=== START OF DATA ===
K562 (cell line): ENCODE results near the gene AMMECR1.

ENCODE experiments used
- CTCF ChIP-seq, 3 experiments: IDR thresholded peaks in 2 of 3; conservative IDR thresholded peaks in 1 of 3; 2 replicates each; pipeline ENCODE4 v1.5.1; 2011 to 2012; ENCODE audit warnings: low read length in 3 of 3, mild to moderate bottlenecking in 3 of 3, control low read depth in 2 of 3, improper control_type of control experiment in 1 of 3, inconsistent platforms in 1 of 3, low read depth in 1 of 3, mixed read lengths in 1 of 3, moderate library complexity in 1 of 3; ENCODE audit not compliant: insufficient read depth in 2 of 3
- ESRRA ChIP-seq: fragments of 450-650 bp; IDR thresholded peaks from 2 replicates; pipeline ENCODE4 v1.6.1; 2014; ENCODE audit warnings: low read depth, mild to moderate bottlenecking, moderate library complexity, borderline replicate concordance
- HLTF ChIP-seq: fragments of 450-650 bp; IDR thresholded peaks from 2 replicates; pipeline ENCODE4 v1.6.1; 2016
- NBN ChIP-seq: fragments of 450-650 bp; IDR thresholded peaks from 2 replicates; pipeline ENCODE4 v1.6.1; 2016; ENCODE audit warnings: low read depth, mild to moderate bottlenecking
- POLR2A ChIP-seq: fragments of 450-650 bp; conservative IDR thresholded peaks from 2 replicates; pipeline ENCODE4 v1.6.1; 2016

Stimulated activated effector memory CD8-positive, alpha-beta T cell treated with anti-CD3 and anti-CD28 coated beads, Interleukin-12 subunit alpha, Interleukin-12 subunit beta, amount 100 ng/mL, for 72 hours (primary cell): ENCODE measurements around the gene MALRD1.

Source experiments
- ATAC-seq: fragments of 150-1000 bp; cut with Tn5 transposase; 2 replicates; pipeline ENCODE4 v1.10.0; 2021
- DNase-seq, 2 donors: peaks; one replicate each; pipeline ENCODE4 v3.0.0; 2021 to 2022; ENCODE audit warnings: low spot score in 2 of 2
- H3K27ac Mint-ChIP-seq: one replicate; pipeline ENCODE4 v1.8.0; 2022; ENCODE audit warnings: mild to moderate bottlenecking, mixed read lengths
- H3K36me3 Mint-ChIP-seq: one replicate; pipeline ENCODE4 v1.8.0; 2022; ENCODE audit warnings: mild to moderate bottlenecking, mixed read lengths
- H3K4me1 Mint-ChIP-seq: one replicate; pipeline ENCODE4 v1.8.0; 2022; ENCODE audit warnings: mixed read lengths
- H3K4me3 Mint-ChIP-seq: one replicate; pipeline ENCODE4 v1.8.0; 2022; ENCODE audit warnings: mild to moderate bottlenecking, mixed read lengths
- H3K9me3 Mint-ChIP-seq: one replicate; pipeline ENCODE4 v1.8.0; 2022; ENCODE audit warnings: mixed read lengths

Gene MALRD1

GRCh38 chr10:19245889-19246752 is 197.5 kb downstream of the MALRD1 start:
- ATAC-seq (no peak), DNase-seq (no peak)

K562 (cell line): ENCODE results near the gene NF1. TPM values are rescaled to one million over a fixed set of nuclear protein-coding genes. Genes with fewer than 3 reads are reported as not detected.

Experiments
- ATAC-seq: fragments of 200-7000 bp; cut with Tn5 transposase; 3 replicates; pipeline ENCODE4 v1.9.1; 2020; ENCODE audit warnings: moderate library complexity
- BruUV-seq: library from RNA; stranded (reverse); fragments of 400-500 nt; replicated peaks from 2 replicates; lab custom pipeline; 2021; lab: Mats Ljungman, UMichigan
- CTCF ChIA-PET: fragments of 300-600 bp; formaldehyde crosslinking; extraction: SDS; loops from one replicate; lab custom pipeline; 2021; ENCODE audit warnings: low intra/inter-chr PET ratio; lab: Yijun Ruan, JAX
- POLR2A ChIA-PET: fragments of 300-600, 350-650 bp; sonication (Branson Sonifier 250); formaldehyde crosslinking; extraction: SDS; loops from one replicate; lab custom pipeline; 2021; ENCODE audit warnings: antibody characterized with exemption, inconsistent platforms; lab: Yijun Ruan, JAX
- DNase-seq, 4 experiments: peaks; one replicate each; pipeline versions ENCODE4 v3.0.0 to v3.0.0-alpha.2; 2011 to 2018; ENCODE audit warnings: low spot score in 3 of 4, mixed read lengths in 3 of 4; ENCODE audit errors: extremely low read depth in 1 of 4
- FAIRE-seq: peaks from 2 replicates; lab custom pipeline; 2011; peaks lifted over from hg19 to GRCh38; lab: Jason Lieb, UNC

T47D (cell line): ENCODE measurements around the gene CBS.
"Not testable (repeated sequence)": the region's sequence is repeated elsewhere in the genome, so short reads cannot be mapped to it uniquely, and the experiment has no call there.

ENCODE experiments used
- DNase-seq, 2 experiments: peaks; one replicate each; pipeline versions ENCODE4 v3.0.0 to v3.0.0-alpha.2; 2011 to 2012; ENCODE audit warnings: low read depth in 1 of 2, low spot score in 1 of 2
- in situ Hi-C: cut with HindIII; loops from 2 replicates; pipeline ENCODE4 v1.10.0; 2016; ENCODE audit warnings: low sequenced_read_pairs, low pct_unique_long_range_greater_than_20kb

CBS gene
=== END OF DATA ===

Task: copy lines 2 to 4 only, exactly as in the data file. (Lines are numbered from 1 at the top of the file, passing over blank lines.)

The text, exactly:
ENCODE experiments used
- CTCF ChIP-seq, 3 experiments: IDR thresholded peaks in 2 of 3; conservative IDR thresholded peaks in 1 of 3; 2 replicates each; pipeline ENCODE4 v1.5.1; 2011 to 2012; ENCODE audit warnings: low read length in 3 of 3, mild to moderate bottlenecking in 3 of 3, control low read depth in 2 of 3, improper control_type of control experiment in 1 of 3, inconsistent platforms in 1 of 3, low read depth in 1 of 3, mixed read lengths in 1 of 3, moderate library complexity in 1 of 3; ENCODE audit not compliant: insufficient read depth in 2 of 3
- ESRRA ChIP-seq: fragments of 450-650 bp; IDR thresholded peaks from 2 replicates; pipeline ENCODE4 v1.6.1; 2014; ENCODE audit warnings: low read depth, mild to moderate bottlenecking, moderate library complexity, borderline replicate concordance